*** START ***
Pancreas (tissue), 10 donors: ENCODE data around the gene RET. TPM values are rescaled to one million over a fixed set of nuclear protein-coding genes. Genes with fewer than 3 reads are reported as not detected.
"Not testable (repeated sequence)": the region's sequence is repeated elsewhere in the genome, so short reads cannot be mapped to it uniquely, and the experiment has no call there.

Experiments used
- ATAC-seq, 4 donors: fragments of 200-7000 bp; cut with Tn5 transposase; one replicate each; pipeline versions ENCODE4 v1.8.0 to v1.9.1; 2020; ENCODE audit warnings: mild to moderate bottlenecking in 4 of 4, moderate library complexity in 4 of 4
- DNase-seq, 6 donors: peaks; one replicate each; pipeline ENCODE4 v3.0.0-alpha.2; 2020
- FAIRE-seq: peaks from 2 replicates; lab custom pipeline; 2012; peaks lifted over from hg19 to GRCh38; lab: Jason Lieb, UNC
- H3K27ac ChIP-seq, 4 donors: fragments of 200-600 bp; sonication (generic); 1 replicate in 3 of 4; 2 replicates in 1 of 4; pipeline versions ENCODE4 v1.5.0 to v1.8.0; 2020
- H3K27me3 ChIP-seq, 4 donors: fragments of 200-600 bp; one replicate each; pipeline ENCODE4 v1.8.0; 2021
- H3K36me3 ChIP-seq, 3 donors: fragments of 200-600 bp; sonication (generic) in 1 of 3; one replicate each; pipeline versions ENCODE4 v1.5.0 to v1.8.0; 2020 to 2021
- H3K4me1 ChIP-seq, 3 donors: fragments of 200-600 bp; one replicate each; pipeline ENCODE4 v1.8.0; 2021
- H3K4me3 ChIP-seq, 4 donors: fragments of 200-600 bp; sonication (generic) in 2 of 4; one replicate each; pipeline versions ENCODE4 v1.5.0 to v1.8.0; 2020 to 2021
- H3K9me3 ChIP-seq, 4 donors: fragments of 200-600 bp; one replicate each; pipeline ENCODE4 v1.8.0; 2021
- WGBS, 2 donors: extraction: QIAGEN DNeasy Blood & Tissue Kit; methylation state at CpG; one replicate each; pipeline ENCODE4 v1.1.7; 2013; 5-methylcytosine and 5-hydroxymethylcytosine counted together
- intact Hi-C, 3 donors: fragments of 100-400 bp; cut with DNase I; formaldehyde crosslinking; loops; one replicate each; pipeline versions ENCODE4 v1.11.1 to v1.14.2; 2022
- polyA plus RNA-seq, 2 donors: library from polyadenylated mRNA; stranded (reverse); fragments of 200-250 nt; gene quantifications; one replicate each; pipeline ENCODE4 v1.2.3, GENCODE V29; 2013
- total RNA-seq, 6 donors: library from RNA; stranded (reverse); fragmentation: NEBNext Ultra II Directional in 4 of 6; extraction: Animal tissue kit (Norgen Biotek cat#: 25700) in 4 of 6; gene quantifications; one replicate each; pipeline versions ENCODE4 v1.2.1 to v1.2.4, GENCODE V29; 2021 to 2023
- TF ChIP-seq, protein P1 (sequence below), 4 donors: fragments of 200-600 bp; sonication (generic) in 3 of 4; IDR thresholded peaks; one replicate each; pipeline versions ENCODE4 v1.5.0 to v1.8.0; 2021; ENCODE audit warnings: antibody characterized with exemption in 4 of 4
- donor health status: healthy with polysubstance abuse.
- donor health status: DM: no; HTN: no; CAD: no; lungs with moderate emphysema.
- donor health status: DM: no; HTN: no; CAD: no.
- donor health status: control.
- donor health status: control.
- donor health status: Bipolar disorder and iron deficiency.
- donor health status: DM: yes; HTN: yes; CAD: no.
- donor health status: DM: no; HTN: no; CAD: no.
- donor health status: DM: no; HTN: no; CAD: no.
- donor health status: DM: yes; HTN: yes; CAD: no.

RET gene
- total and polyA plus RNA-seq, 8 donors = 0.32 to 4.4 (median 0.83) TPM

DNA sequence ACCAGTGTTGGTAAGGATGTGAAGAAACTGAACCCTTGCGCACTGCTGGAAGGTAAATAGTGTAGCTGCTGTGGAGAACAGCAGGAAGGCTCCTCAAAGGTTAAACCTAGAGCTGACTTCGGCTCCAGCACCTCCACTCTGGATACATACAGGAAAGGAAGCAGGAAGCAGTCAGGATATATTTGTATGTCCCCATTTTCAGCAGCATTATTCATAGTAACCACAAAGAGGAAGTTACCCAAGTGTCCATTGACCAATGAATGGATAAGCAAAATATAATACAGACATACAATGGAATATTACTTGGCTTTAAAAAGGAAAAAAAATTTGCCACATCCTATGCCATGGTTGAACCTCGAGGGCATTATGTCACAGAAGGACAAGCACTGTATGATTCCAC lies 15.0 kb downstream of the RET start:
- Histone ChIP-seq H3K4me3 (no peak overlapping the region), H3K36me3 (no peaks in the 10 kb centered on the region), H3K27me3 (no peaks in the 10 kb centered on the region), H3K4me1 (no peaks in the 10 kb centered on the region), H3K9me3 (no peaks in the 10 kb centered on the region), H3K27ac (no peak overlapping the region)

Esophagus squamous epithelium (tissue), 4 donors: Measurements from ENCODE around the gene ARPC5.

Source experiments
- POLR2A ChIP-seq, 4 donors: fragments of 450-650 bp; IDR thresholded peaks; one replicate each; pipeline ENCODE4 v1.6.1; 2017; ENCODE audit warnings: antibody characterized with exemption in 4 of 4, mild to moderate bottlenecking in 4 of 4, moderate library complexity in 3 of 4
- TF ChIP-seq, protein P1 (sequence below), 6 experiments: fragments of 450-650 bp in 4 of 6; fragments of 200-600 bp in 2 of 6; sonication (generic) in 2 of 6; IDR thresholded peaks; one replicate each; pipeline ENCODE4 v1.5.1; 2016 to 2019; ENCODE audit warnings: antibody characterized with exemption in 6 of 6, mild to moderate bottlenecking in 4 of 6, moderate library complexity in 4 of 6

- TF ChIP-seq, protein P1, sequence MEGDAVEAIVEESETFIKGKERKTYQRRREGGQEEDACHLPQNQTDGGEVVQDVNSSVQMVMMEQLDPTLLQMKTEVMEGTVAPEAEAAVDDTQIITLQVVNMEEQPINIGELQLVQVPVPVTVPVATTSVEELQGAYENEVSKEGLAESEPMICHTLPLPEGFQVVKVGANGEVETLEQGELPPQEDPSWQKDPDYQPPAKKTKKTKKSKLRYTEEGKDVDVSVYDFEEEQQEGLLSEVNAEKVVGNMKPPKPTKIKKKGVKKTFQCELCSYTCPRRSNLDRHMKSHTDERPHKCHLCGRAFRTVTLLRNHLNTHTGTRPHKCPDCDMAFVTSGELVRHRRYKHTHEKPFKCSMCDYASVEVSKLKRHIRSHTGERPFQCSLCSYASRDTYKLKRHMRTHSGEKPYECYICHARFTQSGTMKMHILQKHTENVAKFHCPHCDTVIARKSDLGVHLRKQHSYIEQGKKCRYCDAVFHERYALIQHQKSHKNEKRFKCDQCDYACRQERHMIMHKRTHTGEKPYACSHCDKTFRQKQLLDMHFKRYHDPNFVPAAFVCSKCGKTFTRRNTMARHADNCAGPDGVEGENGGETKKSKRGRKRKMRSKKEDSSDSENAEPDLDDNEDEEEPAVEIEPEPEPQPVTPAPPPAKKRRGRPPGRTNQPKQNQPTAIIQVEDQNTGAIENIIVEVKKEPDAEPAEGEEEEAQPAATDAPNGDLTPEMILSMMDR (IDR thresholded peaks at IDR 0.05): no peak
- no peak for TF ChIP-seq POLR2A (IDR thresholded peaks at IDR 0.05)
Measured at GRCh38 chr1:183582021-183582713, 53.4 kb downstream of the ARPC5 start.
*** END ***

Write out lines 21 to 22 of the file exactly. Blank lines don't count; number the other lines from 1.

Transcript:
- donor health status: control.
- donor health status: control.